This is a current photo of the site of Vindolanda. If you compare this photo from 2006, you will see that the wooden replica tower on the left has been rebuilt. You can click on this and all the other images to see a larger version.
That newly-excavated bronze Hand of Jupiter was on display in the Museum. It was tiny, just a few inches across.
We found one other new thing at Vindolanda, but I'm not going to post on it until later this summer. The reason why will become clear then.
I won't go into detail about Vindolanda here. For a report on my visit there in 2006, see here. Other posts involving Vindolanda, its archaeology, and the extraordinarily important archive of documentary texts excavated there, are here and links, and here, here (on a similar find in London), here, and here. In some of those posts I also discuss some indirect points of contact between the Vindolanda and London texts and the Judean Desert Scrolls etc.
I should also mention the Minimus the Mouse books, for any parents who are looking for an entertaining way to introduce their children to Latin. The books are set in Vindolanda and are based on the epigraphic discoveries there. I went through them with my son when he was a wee lad. I recommend them highly.
On the same day as the current Vindolanda visit, we went to the Roman Army Museum. It is also managed by the Vindolanda Trust. It is situated beside the site of the Carvoran Roman Fort. I don't have any photos of the fort area. The fort pre-dates the Wall and is not directly associated with it. There's not much left visible to the eye, although it has never been properly excavated.
Finally, the next day we visited the Housesteads Roman Fort, which is built directly on the Wall. It is one of fifteen forts built along with the Wall to monitor it. I posted a photo of the fort and Hadrian's Wall here.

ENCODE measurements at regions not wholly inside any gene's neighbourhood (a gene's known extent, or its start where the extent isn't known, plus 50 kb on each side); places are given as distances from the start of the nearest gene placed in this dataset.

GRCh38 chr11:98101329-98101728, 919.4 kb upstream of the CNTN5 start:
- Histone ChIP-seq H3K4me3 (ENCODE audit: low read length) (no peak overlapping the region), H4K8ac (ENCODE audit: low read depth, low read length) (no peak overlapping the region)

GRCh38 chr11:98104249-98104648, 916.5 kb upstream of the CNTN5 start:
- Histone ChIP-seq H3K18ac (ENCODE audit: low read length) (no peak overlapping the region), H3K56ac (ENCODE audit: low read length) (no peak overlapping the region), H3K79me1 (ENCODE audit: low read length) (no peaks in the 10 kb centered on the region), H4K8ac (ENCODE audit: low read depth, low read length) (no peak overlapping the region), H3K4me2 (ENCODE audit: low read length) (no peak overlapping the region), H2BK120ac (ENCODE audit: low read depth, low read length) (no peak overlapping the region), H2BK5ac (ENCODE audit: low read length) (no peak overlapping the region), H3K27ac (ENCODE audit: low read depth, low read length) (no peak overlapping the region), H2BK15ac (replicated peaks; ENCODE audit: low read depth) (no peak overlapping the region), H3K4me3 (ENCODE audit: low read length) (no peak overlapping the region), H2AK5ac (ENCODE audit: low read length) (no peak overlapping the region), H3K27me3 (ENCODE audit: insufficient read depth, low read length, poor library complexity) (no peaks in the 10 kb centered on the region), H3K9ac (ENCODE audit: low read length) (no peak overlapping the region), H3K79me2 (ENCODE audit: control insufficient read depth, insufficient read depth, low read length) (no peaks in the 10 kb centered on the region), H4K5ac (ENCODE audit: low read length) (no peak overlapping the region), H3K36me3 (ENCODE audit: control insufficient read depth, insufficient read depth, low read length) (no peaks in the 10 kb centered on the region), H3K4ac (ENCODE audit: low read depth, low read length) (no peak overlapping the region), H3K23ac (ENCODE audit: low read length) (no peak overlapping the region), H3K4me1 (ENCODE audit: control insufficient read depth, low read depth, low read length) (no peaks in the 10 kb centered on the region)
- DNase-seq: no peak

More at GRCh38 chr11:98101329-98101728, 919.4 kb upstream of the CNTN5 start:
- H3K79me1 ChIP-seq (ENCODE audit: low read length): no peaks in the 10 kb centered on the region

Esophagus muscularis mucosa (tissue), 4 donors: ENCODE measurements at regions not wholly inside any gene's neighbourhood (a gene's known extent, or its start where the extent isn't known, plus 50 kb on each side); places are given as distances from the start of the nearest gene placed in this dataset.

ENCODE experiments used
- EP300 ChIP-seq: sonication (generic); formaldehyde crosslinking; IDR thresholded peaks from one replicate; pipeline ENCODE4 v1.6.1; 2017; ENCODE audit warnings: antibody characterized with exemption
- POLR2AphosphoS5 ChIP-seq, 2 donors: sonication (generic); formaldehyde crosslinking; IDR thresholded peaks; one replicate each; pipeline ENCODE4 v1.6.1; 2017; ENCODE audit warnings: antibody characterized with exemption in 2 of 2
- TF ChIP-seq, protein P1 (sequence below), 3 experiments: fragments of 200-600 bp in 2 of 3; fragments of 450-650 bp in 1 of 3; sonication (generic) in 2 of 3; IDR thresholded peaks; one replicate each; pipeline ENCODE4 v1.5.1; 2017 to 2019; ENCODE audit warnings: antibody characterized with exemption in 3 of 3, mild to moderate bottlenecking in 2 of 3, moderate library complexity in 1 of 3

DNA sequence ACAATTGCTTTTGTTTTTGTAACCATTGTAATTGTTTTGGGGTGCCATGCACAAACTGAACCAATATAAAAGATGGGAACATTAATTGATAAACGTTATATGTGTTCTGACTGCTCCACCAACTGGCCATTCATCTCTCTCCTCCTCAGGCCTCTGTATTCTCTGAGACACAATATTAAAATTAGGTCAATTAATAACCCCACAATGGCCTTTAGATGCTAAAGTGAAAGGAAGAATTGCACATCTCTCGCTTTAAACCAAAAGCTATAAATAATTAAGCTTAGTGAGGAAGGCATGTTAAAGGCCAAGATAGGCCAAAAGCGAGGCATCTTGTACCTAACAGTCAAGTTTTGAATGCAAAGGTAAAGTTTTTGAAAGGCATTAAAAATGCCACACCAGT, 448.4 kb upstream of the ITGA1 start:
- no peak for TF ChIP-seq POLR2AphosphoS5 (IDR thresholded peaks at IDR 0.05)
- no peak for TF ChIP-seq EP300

Here is another of the fort. As you can see, the site has been excavated and conserved. This is the barracks for the soldiers.
This is a photo of the granaries.
The chief claim to fame of the Housesteads Fort is its ruin of an ancient Roman latrine. It is the oldest and best-preserved toilet in Britain, as recognized by English Heritage. The staff are very proud of it. It is especially popular with school children on field trips. It was hard to get good photos of it, because most of the time it was swarming with said children. But a couple of passable images are above. (An ancient toilet seat was also excavated at Vindolanda several years ago.)
A comparably old toilet was excavated near Qumran. Posts on it are collected here. An even older one was excavated at Lachish. And there's more on ancient toilets here.
There is also a nice museum for the Housesteads site.
I have no expertise in Roman Britain, so this more a question than an observation or suggestion. Are the Carvoran and Housesteads Forts situated in areas where anaerobically-sealed layers of soil are likely to have preserved discarded writings like those at Vindolanda? If so, they could be sitting on archives as significant for ancient British and Roman history as the Dead Sea Scrolls are for Israel. Perhaps someone should organize expeditions to have a look. I know there's no money for that now, but some publicity could probably raise some. Just a thought for you specialists in Roman Britain.
That was this year's trip to Roman sites around Hadrian's Wall. I love the area and I imagine I'll be back. The rest of the holiday was at the Lake District and no ancient ruins were involved.
While we're on the subject of ancient Roman sites in Britain, see also my past post on Roman Chester.
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